Kyle Kopec recently gave a tour of some of the run-down hospitals his company is snapping up, pointing out relics of poor management left by a revolving-door procession of operators.
The attic at Houston County Community Hospital in the town of Erin, Tennessee, about a 90-minute drive from Nashville, houses a ham radio system that didn’t get much use. On the roof, Kopec pried open a panel on the giant HVAC unit, the only place the thermostat could be adjusted. And inside, he pointed out a newly renovated emergency room that had doors too narrow for a gurney.
“If you’d like, we can try and wheel that bed through and see what happens,” Kopec said. An old operating room is temporarily housing the ER while Kopec’s company, Braden Health, works on renovations.
Coming out of the pandemic, many rural hospitals — including Houston County Community Hospital — are in even rougher shape than before. So rough, that some are now practically being handed to investors who say they can make them profitable again.
Braden Health is one of those companies.
Kopec, whose official title is chief compliance officer, bounced through halls, greeting nurses and clerical staff by name. He has a confidence that belies his age and experience. Kopec’s just 22, a year out of college, and leading the acquisition of businesses that are critical to these towns — the local hospital.
Braden Health has four hospitals in West Tennessee at varying stages in the acquisition process. Its first, in Lexington, Tennessee, has remained open since it was purchased in 2020.
“They’re not the most complicated things in the world,” Kopec said of these hospital deals. “But if you don’t know exactly how to run them, you’re just going to run them straight into the ground.”
The mayor of Houston County, James Bridges, said he agrees. His county bought the local community hospital in 2013 for $2.4 million in order to prevent permanent closure.
“We had no business being in the hospital business,” Bridges said. “The majority of county governments do not have the expertise and the education and knowledge that it takes to run health care facilities in 2022.”
Those with the most experience — like big corporate hospital chains based nearby in Nashville — have been getting out of the small hospital business too, so communities have seen a revolving door of managers. Some even got in trouble for shady billing practices.
In nearby Decatur County, where Braden Health is also taking over, the previous operator has been indicted on theft charges.
“You’re looking to someone who supposedly knows what to do, who can supposedly solve the issue. And you trust them, then you’re disappointed,” said Lori Brasher, who sits on Decatur County’s economic development board. “And not disappointed once but disappointed multiple times.”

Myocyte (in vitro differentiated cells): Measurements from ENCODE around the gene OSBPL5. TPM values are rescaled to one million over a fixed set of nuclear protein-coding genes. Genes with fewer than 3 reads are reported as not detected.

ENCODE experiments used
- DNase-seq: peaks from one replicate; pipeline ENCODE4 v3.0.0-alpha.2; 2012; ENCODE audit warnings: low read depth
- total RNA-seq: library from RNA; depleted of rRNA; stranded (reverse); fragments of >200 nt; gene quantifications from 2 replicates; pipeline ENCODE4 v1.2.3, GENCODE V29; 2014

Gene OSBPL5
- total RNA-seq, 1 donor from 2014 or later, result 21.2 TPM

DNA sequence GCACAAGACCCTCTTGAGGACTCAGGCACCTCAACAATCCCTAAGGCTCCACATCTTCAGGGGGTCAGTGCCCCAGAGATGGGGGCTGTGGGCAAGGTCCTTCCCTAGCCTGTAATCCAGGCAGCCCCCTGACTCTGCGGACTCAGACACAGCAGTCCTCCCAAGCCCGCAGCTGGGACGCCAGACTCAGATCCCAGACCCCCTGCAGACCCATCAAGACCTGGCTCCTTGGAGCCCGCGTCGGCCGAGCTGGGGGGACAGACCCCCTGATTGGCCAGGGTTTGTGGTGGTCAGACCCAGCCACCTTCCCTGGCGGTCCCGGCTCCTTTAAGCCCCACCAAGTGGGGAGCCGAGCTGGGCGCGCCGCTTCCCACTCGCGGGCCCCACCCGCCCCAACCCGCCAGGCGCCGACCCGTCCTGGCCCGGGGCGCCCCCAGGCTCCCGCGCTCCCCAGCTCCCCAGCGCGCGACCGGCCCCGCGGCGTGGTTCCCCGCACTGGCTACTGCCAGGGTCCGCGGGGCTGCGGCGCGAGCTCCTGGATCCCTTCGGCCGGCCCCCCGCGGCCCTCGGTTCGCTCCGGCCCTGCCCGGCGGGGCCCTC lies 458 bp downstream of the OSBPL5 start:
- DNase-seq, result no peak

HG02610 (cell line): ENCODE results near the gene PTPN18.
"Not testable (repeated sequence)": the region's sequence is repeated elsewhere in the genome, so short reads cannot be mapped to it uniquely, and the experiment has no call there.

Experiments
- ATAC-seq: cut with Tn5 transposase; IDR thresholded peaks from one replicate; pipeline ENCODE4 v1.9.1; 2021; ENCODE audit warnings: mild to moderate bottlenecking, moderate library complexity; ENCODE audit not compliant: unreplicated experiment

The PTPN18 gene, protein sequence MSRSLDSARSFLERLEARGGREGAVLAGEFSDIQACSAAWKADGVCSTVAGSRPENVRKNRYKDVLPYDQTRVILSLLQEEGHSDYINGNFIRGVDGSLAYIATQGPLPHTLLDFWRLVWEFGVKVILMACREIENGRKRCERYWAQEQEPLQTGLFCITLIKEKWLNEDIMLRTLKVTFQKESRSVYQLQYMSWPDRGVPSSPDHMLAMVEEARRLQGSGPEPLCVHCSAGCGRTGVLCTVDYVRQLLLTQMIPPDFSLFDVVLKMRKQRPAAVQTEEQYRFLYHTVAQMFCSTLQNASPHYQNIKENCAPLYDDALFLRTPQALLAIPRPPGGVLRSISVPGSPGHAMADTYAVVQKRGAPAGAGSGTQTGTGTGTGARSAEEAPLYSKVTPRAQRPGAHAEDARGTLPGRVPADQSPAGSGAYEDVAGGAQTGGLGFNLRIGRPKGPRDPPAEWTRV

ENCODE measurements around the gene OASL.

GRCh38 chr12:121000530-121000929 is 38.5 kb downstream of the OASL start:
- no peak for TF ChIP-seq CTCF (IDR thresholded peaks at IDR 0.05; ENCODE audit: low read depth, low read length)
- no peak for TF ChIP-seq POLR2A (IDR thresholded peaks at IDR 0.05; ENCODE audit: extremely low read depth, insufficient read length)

Brasher said she has much more confidence in Braden Health, which she said has concrete plans for reopening. But local residents still have trouble stomaching the sticker price. Decatur County agreed to sell its hospital for $100. The deal for Houston County was just $1.
Braden Health said hospital cleanup and renovations will cost millions. At Decatur County General, the deal requires Braden Health to invest at least $2 million into the facility.
On a tour of the shuttered hospital, abandoned by the former owner two years ago, Kopec unlocked a walk-in freezer that reeked of rotting meat.
“If you look at the bottom, those are a bunch of dead maggots that didn’t make it out,” he said. The smell of mold filled the halls. Pipes froze and burst while the building was uninhabited.
Most of the funding for restoring these facilities comes from Dr. Beau Braden, who founded Braden Health.
“I understand the perspective that a lot of people would have, that thinks that it’s worth a lot more,” he said of the hospitals his company is taking over. “But if you look honestly at a lot of transactions that take place with rural hospitals and how many liabilities are tied up with them, there’s really not a lot of value there.”
Braden is an emergency physician who was trying to build a new hospital in Ave Maria, Florida, where he owns a large rural clinic. But after running into regulatory roadblocks, he saw more opportunity reopening hospitals — which brought him to Tennessee, which has one of the nation’s highest concentrations of closed and distressed hospitals. The state has experienced 16 closures since 2010 — second only to the far more populous state of Texas, which has had 21.
In West Tennessee, Braden’s aiming to build a mini network that could share staff and supplies as needed. Braden said he can understand any skepticism, even from the employees.
These aren’t the first turnaround promises Jennifer Warren, facilities manager at the Houston County hospital, has heard.
“Don’t get me wrong, I know that the citizens — and I even was one of them — that didn’t want to come here because it was going down,” she said, adding that she chose to make the 70-mile drive to Nashville in order to receive care.
Under a previous company, Warren said she wasn’t allowed to make basic purchases to maintain the building — even for tools as small as a sander. Now, Warren said, she has a budget to make the hospital a place where she and others would actually want to be treated.
“The fact of it is,” she said, “my mind has been changing.”
Correction (March 24, 2022): A previous version of this story misidentified Kyle Kopec.